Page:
There is always a discussion around what age is the best for starting up a business, and a recent article shows that for some it might be around 40. Another article looks at the argument of whether there is a link between age and business success, which really shows it is a moving scorecard of pluses and minuses.
In some ways it is academic, you can be 15 or 51 (or 61 or more) and if you have a business in mind the opportunity is still there for you. Here in the UK we have specific business support for young people (equally useful for those more mature), as well as the older generation . While some businesses have self-defining age limits or restrictions, I agree with the view in the first entrepreneur article that suggests “timing is everything”. Continue reading
You can expect that an entrepreneur has all the acumen and drive to succeed. But everyone benefits from guidance, help, training and insight. And for those entrepreneurs who have already succeeded, it is good to see them putting something back. Some recent developments must surely be welcome in helping more entrepreneurs get started or in developing further. The Hip-hop star Dr Dre along with music industry aficionado Jimmy Iovine have donated $70 million to the University of Southern California (USC). The USC newly created academy will provide a four year programme for undergraduates in areas of marketing, computer science and the arts. It will also include 1-1 mentoring and interaction with names from the entertainment industry. Continue reading
Last month Joe explained that setting a budget is essential before preparing a marketing plan. But how do you set a budget? What is a realistic spend on marketing?
For those of us working for others usually our budgets are set, or increase year-on-year, or based upon a calculation that says “it will cost you XX to do this so we will give you XX plus a bit more” (or more likely a bit less). But if you have a blank sheet of paper then how do you calculate a suitable budget? Continue reading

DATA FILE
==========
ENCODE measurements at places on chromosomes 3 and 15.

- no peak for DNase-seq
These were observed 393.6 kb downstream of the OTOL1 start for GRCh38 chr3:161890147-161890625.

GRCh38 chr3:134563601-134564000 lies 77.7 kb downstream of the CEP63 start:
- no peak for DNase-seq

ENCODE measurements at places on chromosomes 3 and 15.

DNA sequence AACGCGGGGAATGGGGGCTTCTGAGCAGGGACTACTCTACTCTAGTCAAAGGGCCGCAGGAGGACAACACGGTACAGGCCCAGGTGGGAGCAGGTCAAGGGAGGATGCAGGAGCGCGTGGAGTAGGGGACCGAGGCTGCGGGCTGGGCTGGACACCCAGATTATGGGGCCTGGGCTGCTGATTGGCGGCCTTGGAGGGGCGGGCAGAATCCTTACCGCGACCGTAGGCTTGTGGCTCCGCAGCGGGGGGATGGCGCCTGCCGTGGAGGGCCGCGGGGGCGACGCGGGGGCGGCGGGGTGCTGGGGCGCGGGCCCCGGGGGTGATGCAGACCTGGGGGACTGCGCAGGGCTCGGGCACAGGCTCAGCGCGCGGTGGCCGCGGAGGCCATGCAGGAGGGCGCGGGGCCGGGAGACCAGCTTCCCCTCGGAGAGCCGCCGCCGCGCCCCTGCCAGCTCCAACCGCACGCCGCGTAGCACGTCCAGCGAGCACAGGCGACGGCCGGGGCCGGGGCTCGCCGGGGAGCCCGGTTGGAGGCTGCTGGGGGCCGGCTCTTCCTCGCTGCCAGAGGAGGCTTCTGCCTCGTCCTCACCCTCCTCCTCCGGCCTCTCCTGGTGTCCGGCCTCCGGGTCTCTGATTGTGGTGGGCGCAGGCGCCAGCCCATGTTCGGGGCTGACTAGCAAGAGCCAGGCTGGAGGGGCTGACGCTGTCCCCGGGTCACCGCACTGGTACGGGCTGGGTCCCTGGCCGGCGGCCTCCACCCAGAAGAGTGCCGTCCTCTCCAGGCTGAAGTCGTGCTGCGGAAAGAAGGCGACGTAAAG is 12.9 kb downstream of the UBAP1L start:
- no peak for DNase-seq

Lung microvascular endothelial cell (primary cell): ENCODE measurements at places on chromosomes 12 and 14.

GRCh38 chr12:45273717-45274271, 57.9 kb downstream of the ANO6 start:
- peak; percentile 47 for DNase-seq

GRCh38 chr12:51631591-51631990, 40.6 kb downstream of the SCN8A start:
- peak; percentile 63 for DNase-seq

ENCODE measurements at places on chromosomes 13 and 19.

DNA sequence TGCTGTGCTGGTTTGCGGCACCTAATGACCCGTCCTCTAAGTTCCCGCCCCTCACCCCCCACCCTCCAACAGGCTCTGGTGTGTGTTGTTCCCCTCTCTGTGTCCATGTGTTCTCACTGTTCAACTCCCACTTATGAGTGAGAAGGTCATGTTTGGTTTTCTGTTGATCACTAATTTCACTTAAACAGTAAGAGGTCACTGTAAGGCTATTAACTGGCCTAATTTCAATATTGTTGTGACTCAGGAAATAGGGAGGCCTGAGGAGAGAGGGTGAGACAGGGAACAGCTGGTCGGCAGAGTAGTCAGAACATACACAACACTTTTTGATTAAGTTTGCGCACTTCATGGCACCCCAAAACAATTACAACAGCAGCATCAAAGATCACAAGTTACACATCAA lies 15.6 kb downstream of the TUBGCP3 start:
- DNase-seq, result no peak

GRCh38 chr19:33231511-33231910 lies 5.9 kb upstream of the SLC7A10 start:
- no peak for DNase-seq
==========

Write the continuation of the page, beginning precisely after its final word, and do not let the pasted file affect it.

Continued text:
For many people the risk of starting their own business may stall their attempts – But there is another approach that sees many people start small and grow. For such people working full-time while spending the rest of their time developing their business does work. Really it’s a logical next step from developing an initial business idea which probably developed over days at work and working out the details in the evenings and weekends. By taking this start small approach it allows the business to be almost self-funding and takes away many of the risks associated with launching a brand new business. This model does make economic sense as well – big companies like Apple may introduce brand new products to the market, but they don’t stop doing what they are doing while doing this. Continue reading
What’s the best way to reach new prospects? Any way that works is the short answer. Big business talks a lot about the customer experience, multi-channel integrated marketing, open rates, conversion rates, sales pipeline and Return-On-Investment (ROI). The traditional view is that you do direct marketing, and then build on that with telemarketing. For many small-medium businesses it can be worth talking to the experts and fine tuning to obtain the best possible results – But what do you do if you are a really small business or a start-up? – what have been termed micro business – You don’t have a marketing department, you don’t even have a marketing budget, you don’t have people who know how to design an email that won’t be seen as spam or take people to a design-rich landing page that tracks unique customer ID’s and works on mobile devices as well as computers. Your six year old daughter can probably design better marketing posters that you can, and your idea of high value prospects is the telephone list in front of you. Continue reading